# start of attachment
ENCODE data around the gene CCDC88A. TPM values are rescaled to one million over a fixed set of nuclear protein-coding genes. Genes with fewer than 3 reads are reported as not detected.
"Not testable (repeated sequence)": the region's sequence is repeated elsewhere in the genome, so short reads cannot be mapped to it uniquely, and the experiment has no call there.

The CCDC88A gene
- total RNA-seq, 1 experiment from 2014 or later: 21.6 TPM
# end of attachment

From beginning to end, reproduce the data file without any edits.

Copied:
ENCODE data around the gene CCDC88A. TPM values are rescaled to one million over a fixed set of nuclear protein-coding genes. Genes with fewer than 3 reads are reported as not detected.
"Not testable (repeated sequence)": the region's sequence is repeated elsewhere in the genome, so short reads cannot be mapped to it uniquely, and the experiment has no call there.

The CCDC88A gene
- total RNA-seq, 1 experiment from 2014 or later: 21.6 TPM